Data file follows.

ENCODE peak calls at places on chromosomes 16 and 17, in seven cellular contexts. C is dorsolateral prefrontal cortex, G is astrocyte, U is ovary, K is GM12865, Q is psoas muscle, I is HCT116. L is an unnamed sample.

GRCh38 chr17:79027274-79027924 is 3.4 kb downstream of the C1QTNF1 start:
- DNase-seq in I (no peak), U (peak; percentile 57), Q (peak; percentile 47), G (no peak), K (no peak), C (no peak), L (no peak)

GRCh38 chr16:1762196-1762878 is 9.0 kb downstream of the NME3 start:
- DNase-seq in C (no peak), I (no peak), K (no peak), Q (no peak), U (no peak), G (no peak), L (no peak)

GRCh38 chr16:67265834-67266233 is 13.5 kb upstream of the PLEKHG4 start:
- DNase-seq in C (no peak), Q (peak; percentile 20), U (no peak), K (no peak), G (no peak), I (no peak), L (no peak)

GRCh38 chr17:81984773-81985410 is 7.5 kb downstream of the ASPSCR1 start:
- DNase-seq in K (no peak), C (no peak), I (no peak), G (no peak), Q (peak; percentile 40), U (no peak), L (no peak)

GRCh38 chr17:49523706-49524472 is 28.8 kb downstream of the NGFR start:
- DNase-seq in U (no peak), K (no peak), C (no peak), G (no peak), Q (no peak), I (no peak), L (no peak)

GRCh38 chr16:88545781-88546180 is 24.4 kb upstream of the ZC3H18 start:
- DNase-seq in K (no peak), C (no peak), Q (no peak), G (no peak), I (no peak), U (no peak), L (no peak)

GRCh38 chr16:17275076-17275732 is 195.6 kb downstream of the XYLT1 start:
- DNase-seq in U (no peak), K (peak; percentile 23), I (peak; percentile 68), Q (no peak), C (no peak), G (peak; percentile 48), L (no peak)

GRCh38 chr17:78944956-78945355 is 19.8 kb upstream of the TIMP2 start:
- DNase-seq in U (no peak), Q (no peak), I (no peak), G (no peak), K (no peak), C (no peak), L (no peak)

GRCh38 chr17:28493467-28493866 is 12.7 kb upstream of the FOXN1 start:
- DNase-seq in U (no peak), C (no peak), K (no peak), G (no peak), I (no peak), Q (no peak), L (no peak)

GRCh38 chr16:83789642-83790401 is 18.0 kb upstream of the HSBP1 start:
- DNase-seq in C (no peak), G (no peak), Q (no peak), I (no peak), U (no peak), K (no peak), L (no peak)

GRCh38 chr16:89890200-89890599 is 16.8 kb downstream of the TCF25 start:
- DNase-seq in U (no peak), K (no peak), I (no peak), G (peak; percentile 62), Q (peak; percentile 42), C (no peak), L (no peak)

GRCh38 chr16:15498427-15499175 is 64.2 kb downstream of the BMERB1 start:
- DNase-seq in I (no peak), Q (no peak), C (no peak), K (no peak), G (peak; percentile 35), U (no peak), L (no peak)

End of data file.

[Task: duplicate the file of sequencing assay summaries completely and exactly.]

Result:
ENCODE peak calls at places on chromosomes 16 and 17, in seven cellular contexts. C is dorsolateral prefrontal cortex, G is astrocyte, U is ovary, K is GM12865, Q is psoas muscle, I is HCT116. L is an unnamed sample.

GRCh38 chr17:79027274-79027924 is 3.4 kb downstream of the C1QTNF1 start:
- DNase-seq in I (no peak), U (peak; percentile 57), Q (peak; percentile 47), G (no peak), K (no peak), C (no peak), L (no peak)

GRCh38 chr16:1762196-1762878 is 9.0 kb downstream of the NME3 start:
- DNase-seq in C (no peak), I (no peak), K (no peak), Q (no peak), U (no peak), G (no peak), L (no peak)

GRCh38 chr16:67265834-67266233 is 13.5 kb upstream of the PLEKHG4 start:
- DNase-seq in C (no peak), Q (peak; percentile 20), U (no peak), K (no peak), G (no peak), I (no peak), L (no peak)

GRCh38 chr17:81984773-81985410 is 7.5 kb downstream of the ASPSCR1 start:
- DNase-seq in K (no peak), C (no peak), I (no peak), G (no peak), Q (peak; percentile 40), U (no peak), L (no peak)

GRCh38 chr17:49523706-49524472 is 28.8 kb downstream of the NGFR start:
- DNase-seq in U (no peak), K (no peak), C (no peak), G (no peak), Q (no peak), I (no peak), L (no peak)

GRCh38 chr16:88545781-88546180 is 24.4 kb upstream of the ZC3H18 start:
- DNase-seq in K (no peak), C (no peak), Q (no peak), G (no peak), I (no peak), U (no peak), L (no peak)

GRCh38 chr16:17275076-17275732 is 195.6 kb downstream of the XYLT1 start:
- DNase-seq in U (no peak), K (peak; percentile 23), I (peak; percentile 68), Q (no peak), C (no peak), G (peak; percentile 48), L (no peak)

GRCh38 chr17:78944956-78945355 is 19.8 kb upstream of the TIMP2 start:
- DNase-seq in U (no peak), Q (no peak), I (no peak), G (no peak), K (no peak), C (no peak), L (no peak)

GRCh38 chr17:28493467-28493866 is 12.7 kb upstream of the FOXN1 start:
- DNase-seq in U (no peak), C (no peak), K (no peak), G (no peak), I (no peak), Q (no peak), L (no peak)

GRCh38 chr16:83789642-83790401 is 18.0 kb upstream of the HSBP1 start:
- DNase-seq in C (no peak), G (no peak), Q (no peak), I (no peak), U (no peak), K (no peak), L (no peak)

GRCh38 chr16:89890200-89890599 is 16.8 kb downstream of the TCF25 start:
- DNase-seq in U (no peak), K (no peak), I (no peak), G (peak; percentile 62), Q (peak; percentile 42), C (no peak), L (no peak)

GRCh38 chr16:15498427-15499175 is 64.2 kb downstream of the BMERB1 start:
- DNase-seq in I (no peak), Q (no peak), C (no peak), K (no peak), G (peak; percentile 35), U (no peak), L (no peak)